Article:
When it comes to eating at restaurants for me it’s all about the food and never about the decor. Until now. But it’s not a case of finally appreciating an exquisite decor, but rather being annoyed by an incredibly unbelievable dining setting..
Philippe Chow has to have the most weird and bizarre layout of any restaurant I’ve been to, so much that it detracts from any dining experience there may be (and which itself is very limited). When you step through the doors you are confronted by an interior alley (actually more like a back alley) without a rooftop, with the podium on the left, the bar and small dining area on the right. Continuing down the alley there is a mess hall like dining room painted in black and white on the left, and the kitchen door on the right, so as you sit at your table you get a great view of the wait staff coming in and out of the kitchen, and if you go to or leave your table, you have a great chance of bumping into a server. There appears to be a private dining area at the end of the hall.
Instead of paying more attention to the meal, I was sitting there wondering what they were thinking when they designed the place. Maybe they thought painting everything black would hide flaws, but that's not the way it works. If they were trying to be Beverly Hills hip they completely missed the mark. Maybe would have been hip back in the 70's but I can't get away from the tackiness and sloppiness of it. All this might be unforgivable if we were talking about a hole in the wall dive that serves fantastic food. But this is Philippe Chow in Beverly Hills, where the menu items run three times the price of what you would pay for Chinese food in the San Gabriel Valley that is three times better.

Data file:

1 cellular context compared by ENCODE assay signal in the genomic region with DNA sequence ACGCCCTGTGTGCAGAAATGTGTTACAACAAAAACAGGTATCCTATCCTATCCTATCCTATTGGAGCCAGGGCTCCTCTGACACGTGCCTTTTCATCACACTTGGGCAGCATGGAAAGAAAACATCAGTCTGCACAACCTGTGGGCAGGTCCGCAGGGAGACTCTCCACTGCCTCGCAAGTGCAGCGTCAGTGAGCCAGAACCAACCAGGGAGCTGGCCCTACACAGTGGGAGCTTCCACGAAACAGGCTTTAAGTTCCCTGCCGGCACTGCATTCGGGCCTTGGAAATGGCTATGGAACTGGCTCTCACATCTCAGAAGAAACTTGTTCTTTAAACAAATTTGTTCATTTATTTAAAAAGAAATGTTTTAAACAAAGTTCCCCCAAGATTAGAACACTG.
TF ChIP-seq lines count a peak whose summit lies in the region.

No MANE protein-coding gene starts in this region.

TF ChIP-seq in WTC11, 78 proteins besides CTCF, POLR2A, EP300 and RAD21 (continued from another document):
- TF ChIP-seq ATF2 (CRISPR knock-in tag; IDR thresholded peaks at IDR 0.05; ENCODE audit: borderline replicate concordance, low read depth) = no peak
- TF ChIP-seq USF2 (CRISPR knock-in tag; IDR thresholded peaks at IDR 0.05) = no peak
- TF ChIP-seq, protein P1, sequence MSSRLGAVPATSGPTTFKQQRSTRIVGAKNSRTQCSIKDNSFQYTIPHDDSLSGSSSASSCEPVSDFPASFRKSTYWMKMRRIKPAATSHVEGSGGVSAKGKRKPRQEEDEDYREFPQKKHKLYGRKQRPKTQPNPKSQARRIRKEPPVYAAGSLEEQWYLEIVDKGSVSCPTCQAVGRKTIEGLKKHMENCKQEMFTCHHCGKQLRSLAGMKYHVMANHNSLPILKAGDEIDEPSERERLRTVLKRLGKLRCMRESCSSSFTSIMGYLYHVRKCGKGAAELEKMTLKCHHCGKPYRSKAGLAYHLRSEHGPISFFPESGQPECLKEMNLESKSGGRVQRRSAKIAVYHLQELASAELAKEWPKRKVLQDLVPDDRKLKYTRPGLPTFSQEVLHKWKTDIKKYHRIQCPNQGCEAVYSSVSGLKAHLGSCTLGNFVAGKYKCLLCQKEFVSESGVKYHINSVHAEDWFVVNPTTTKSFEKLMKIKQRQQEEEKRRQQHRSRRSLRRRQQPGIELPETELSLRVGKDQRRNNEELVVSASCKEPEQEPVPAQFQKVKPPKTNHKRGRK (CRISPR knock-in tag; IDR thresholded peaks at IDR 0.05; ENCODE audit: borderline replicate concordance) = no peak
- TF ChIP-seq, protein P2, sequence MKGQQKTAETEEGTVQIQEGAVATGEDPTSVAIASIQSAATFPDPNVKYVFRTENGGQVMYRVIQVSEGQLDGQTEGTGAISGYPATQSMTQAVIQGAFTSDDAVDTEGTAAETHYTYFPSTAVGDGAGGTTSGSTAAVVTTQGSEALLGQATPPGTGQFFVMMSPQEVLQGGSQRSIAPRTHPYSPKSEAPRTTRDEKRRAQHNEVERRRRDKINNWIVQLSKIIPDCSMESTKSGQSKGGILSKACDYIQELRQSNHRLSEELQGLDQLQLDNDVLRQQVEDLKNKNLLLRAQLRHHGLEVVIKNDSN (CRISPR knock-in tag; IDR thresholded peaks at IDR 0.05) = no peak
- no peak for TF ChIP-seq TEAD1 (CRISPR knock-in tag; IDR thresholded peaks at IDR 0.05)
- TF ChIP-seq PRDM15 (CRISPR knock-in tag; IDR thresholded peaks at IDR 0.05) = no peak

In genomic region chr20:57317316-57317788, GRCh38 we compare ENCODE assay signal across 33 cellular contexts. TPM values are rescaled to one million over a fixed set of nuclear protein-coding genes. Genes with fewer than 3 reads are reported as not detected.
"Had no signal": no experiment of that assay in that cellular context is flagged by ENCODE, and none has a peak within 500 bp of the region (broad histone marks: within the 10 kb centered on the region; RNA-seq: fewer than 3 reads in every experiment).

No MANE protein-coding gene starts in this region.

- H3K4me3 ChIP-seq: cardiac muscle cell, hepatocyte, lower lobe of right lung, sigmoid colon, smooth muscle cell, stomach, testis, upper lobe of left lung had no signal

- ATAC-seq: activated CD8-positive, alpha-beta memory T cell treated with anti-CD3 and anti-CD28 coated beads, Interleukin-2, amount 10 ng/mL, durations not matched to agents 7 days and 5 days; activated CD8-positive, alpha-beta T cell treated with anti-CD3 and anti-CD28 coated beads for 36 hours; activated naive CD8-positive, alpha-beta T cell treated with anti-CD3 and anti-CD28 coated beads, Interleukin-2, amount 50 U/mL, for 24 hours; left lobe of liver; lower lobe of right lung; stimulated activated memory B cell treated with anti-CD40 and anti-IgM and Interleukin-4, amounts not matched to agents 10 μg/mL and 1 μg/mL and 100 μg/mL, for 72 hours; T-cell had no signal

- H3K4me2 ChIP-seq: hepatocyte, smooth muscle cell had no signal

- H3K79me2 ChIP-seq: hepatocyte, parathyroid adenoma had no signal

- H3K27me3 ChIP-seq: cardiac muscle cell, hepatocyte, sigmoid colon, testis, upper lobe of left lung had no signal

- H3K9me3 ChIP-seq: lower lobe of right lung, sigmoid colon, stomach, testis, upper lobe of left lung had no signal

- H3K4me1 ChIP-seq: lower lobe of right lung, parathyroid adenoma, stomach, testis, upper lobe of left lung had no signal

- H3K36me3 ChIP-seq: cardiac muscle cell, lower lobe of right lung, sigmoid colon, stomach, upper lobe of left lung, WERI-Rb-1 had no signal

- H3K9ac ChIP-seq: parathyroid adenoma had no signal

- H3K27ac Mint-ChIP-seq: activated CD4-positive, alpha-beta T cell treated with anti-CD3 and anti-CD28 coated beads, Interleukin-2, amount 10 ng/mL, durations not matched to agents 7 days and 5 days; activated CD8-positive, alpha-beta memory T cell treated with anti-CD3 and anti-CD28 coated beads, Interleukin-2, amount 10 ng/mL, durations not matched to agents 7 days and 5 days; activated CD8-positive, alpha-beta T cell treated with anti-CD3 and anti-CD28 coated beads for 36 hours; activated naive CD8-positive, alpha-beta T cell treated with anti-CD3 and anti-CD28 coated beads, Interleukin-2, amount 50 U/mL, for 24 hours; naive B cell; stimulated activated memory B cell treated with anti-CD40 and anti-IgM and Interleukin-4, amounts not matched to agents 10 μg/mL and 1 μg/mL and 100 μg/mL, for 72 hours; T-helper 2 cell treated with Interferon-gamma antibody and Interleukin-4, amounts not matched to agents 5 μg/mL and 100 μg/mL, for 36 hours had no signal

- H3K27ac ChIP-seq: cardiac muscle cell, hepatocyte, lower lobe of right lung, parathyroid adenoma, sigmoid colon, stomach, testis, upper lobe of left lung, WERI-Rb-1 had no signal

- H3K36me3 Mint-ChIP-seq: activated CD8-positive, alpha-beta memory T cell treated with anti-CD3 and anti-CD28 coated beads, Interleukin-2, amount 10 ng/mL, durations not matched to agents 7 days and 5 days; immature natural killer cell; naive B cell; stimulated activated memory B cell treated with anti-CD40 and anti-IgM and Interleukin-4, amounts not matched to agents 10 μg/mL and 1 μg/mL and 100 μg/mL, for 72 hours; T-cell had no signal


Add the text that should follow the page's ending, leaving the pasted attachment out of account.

Of course I’d rather not dwell on the negative so I would like to say some positive things about Philippe Chow. The food wasn’t nearly as bad as I had expected and the $20 lunch special was reasonably priced for Beverly Hills, if they hadn’t run out of dessert and for which they gave us a raincheck, as if we’ll ever go back to this house of horrors. Indeed the entrees, breaded fried salmon and velvet chicken, were quite interesting even if the dishes themselves missed the mark. And the satay chicken was actually pretty good, though the deep red batter was a little disconcerting.
Also, I was happy to get the chance to eat here because when we arrived for our 11:45am reservation the restaurant was locked tight, which led me to assume they were out of business. Fortunately we saw a construction worker inside and when we waved at him, he came to tell us that they didn’t open until noontime, which makes you wonder why they accept 11:30 and 11:45 am reservations. And since the wait staff didn’t arrive until the noontime opening, he let us in, brought us menus and solicited our orders. (It turns out he was part of the dinner crew and was daylighting as a handyman. Nonetheless I had never been served at a restaurant by somebody dressed like one of the Village People.)
Perhaps our thoughts about the decor were overly influenced by the fact that we were there in the daylight, where based on the fact that there were no other lunchtime diners the entire time this may well be a dinner restaurant, and at night the cheap and sloppy look of the premises is obscured by darkness. But then I read that at night the interior is lit up in red lights, so it's probably even sleazier.
Finally I want to reiterate how happy I was to finally eat here, since a previous attempt to dine at Philippe Chow two months previously was postponed by rain--literally since we arrived to a flooded restaurant after a brief late winter rainstorm, without being timely notified that our reservation was cancelled. (Whoever designed this restaurant without completely enclosing it must have listened to "It Never Rains In Southern California" one too many time.) That's why my heart sank when the restaurant appeared to be locked up when we arrived for our reservation. After all, based on these comments, this place could easily go out of business at any time.
[Thanks to Judy Isozaki who was equally taken aback by the premises and co-authored portions of this piece.]